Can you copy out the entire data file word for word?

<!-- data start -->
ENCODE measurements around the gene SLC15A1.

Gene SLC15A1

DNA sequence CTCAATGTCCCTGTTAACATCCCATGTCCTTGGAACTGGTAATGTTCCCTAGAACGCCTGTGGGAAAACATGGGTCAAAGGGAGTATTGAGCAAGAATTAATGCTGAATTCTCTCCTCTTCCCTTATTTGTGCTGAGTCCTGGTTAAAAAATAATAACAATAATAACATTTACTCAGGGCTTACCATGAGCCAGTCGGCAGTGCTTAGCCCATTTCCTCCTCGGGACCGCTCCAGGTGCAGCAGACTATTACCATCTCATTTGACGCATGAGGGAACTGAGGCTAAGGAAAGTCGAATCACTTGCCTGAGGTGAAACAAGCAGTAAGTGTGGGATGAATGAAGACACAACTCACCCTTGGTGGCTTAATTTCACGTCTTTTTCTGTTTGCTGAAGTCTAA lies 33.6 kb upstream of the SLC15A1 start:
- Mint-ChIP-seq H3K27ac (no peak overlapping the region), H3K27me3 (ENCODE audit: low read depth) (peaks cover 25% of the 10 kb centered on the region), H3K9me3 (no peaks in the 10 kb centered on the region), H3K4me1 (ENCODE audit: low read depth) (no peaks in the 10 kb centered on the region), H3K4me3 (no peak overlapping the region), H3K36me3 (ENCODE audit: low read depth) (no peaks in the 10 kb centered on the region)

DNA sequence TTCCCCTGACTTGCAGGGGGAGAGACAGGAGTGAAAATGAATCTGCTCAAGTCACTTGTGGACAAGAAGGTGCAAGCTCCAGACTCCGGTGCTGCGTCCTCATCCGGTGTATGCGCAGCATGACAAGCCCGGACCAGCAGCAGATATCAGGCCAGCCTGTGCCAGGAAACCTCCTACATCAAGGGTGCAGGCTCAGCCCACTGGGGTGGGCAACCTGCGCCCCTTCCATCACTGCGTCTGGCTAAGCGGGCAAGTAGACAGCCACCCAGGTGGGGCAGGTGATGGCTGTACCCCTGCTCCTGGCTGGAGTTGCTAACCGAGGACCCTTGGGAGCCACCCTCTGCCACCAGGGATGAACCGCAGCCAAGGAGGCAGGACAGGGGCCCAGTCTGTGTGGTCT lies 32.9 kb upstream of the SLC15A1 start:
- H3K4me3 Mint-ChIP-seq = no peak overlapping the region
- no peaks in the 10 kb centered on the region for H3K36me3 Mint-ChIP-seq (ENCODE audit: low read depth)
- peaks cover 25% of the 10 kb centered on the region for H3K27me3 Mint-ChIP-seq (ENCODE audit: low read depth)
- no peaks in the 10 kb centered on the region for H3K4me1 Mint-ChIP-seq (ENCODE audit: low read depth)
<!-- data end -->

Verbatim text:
ENCODE measurements around the gene SLC15A1.

Gene SLC15A1

DNA sequence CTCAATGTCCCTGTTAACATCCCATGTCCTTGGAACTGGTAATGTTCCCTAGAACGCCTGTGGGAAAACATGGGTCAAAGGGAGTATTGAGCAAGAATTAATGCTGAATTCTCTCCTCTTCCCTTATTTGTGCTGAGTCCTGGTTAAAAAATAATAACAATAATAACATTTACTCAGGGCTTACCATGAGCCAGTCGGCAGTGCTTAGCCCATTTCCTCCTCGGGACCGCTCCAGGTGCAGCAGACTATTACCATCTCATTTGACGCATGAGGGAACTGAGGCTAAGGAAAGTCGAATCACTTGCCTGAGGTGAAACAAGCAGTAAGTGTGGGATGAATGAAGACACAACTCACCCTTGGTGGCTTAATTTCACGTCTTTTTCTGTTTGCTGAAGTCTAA lies 33.6 kb upstream of the SLC15A1 start:
- Mint-ChIP-seq H3K27ac (no peak overlapping the region), H3K27me3 (ENCODE audit: low read depth) (peaks cover 25% of the 10 kb centered on the region), H3K9me3 (no peaks in the 10 kb centered on the region), H3K4me1 (ENCODE audit: low read depth) (no peaks in the 10 kb centered on the region), H3K4me3 (no peak overlapping the region), H3K36me3 (ENCODE audit: low read depth) (no peaks in the 10 kb centered on the region)

DNA sequence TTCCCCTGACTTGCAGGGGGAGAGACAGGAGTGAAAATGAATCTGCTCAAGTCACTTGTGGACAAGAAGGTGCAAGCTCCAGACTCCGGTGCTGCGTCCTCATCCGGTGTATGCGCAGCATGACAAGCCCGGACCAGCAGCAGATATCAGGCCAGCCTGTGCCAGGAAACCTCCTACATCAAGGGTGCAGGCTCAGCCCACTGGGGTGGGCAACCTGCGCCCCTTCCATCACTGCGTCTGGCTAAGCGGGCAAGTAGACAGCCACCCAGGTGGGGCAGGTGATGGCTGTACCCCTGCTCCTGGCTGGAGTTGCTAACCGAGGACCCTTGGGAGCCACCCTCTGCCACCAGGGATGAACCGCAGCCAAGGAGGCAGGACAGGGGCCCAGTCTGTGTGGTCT lies 32.9 kb upstream of the SLC15A1 start:
- H3K4me3 Mint-ChIP-seq = no peak overlapping the region
- no peaks in the 10 kb centered on the region for H3K36me3 Mint-ChIP-seq (ENCODE audit: low read depth)
- peaks cover 25% of the 10 kb centered on the region for H3K27me3 Mint-ChIP-seq (ENCODE audit: low read depth)
- no peaks in the 10 kb centered on the region for H3K4me1 Mint-ChIP-seq (ENCODE audit: low read depth)